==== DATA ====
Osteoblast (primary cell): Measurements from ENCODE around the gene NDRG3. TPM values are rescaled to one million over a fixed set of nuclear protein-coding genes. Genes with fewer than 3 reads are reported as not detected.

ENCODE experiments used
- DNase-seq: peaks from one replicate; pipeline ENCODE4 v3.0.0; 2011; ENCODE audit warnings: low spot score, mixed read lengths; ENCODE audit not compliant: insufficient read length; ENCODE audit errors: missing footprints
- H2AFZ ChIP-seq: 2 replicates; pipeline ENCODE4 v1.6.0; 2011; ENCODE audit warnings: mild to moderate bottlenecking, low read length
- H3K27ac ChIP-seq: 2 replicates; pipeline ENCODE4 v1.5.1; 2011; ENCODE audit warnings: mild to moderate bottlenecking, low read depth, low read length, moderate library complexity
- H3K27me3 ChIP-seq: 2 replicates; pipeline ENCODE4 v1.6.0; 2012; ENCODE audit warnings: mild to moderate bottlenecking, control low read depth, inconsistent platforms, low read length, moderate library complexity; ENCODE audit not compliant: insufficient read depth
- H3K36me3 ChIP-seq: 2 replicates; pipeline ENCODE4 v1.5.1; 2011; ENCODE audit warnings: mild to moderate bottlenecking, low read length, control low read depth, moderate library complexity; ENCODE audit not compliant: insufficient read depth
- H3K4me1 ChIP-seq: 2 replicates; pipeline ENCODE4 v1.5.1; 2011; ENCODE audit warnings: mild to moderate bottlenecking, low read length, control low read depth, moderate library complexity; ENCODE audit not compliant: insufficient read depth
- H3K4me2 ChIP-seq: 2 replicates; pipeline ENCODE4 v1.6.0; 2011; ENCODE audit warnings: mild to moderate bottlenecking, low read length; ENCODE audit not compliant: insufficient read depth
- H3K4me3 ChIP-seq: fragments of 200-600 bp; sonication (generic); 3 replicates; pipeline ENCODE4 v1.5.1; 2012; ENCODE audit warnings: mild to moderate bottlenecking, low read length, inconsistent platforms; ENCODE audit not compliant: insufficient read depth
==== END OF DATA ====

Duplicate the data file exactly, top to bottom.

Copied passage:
Osteoblast (primary cell): Measurements from ENCODE around the gene NDRG3. TPM values are rescaled to one million over a fixed set of nuclear protein-coding genes. Genes with fewer than 3 reads are reported as not detected.

ENCODE experiments used
- DNase-seq: peaks from one replicate; pipeline ENCODE4 v3.0.0; 2011; ENCODE audit warnings: low spot score, mixed read lengths; ENCODE audit not compliant: insufficient read length; ENCODE audit errors: missing footprints
- H2AFZ ChIP-seq: 2 replicates; pipeline ENCODE4 v1.6.0; 2011; ENCODE audit warnings: mild to moderate bottlenecking, low read length
- H3K27ac ChIP-seq: 2 replicates; pipeline ENCODE4 v1.5.1; 2011; ENCODE audit warnings: mild to moderate bottlenecking, low read depth, low read length, moderate library complexity
- H3K27me3 ChIP-seq: 2 replicates; pipeline ENCODE4 v1.6.0; 2012; ENCODE audit warnings: mild to moderate bottlenecking, control low read depth, inconsistent platforms, low read length, moderate library complexity; ENCODE audit not compliant: insufficient read depth
- H3K36me3 ChIP-seq: 2 replicates; pipeline ENCODE4 v1.5.1; 2011; ENCODE audit warnings: mild to moderate bottlenecking, low read length, control low read depth, moderate library complexity; ENCODE audit not compliant: insufficient read depth
- H3K4me1 ChIP-seq: 2 replicates; pipeline ENCODE4 v1.5.1; 2011; ENCODE audit warnings: mild to moderate bottlenecking, low read length, control low read depth, moderate library complexity; ENCODE audit not compliant: insufficient read depth
- H3K4me2 ChIP-seq: 2 replicates; pipeline ENCODE4 v1.6.0; 2011; ENCODE audit warnings: mild to moderate bottlenecking, low read length; ENCODE audit not compliant: insufficient read depth
- H3K4me3 ChIP-seq: fragments of 200-600 bp; sonication (generic); 3 replicates; pipeline ENCODE4 v1.5.1; 2012; ENCODE audit warnings: mild to moderate bottlenecking, low read length, inconsistent platforms; ENCODE audit not compliant: insufficient read depth